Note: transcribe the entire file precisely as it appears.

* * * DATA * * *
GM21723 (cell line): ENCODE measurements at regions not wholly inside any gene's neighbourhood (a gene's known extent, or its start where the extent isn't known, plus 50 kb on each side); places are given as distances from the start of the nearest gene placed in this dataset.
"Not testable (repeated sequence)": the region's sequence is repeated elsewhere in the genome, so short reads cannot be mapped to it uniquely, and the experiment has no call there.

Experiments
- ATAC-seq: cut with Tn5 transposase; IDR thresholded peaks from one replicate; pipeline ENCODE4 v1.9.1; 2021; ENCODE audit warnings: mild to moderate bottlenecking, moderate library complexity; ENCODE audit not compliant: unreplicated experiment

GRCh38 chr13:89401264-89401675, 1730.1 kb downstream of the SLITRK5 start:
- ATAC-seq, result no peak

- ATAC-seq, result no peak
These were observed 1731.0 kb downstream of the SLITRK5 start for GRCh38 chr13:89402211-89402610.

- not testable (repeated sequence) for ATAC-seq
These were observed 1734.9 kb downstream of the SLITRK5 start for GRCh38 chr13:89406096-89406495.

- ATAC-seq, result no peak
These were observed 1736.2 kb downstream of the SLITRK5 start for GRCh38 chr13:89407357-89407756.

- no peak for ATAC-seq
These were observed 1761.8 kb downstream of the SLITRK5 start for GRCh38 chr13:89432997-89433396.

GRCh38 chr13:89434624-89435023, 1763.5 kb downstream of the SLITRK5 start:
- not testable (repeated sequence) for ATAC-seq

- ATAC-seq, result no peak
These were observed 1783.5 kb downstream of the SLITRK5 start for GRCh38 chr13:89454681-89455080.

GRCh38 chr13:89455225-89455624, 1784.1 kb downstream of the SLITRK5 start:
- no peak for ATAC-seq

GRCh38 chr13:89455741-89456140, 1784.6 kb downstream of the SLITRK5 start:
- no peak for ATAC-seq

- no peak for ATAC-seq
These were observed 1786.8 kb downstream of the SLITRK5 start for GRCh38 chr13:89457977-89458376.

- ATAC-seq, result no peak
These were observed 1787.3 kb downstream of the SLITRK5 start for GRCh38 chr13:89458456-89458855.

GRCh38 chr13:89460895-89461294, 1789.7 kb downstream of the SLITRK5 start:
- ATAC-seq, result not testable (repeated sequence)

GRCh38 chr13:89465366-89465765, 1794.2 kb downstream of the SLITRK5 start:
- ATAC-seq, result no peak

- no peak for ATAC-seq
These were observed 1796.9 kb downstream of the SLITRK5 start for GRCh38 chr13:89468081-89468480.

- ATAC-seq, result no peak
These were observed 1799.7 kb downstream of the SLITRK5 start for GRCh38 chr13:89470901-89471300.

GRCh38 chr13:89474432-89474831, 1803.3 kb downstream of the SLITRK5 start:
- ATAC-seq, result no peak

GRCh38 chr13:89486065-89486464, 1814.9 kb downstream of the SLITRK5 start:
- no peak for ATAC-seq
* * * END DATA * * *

GM21723 (cell line): ENCODE measurements at regions not wholly inside any gene's neighbourhood (a gene's known extent, or its start where the extent isn't known, plus 50 kb on each side); places are given as distances from the start of the nearest gene placed in this dataset.
"Not testable (repeated sequence)": the region's sequence is repeated elsewhere in the genome, so short reads cannot be mapped to it uniquely, and the experiment has no call there.

Experiments
- ATAC-seq: cut with Tn5 transposase; IDR thresholded peaks from one replicate; pipeline ENCODE4 v1.9.1; 2021; ENCODE audit warnings: mild to moderate bottlenecking, moderate library complexity; ENCODE audit not compliant: unreplicated experiment

GRCh38 chr13:89401264-89401675, 1730.1 kb downstream of the SLITRK5 start:
- ATAC-seq, result no peak

- ATAC-seq, result no peak
These were observed 1731.0 kb downstream of the SLITRK5 start for GRCh38 chr13:89402211-89402610.

- not testable (repeated sequence) for ATAC-seq
These were observed 1734.9 kb downstream of the SLITRK5 start for GRCh38 chr13:89406096-89406495.

- ATAC-seq, result no peak
These were observed 1736.2 kb downstream of the SLITRK5 start for GRCh38 chr13:89407357-89407756.

- no peak for ATAC-seq
These were observed 1761.8 kb downstream of the SLITRK5 start for GRCh38 chr13:89432997-89433396.

GRCh38 chr13:89434624-89435023, 1763.5 kb downstream of the SLITRK5 start:
- not testable (repeated sequence) for ATAC-seq

- ATAC-seq, result no peak
These were observed 1783.5 kb downstream of the SLITRK5 start for GRCh38 chr13:89454681-89455080.

GRCh38 chr13:89455225-89455624, 1784.1 kb downstream of the SLITRK5 start:
- no peak for ATAC-seq

GRCh38 chr13:89455741-89456140, 1784.6 kb downstream of the SLITRK5 start:
- no peak for ATAC-seq

- no peak for ATAC-seq
These were observed 1786.8 kb downstream of the SLITRK5 start for GRCh38 chr13:89457977-89458376.

- ATAC-seq, result no peak
These were observed 1787.3 kb downstream of the SLITRK5 start for GRCh38 chr13:89458456-89458855.

GRCh38 chr13:89460895-89461294, 1789.7 kb downstream of the SLITRK5 start:
- ATAC-seq, result not testable (repeated sequence)

GRCh38 chr13:89465366-89465765, 1794.2 kb downstream of the SLITRK5 start:
- ATAC-seq, result no peak

- no peak for ATAC-seq
These were observed 1796.9 kb downstream of the SLITRK5 start for GRCh38 chr13:89468081-89468480.

- ATAC-seq, result no peak
These were observed 1799.7 kb downstream of the SLITRK5 start for GRCh38 chr13:89470901-89471300.

GRCh38 chr13:89474432-89474831, 1803.3 kb downstream of the SLITRK5 start:
- ATAC-seq, result no peak

GRCh38 chr13:89486065-89486464, 1814.9 kb downstream of the SLITRK5 start:
- no peak for ATAC-seq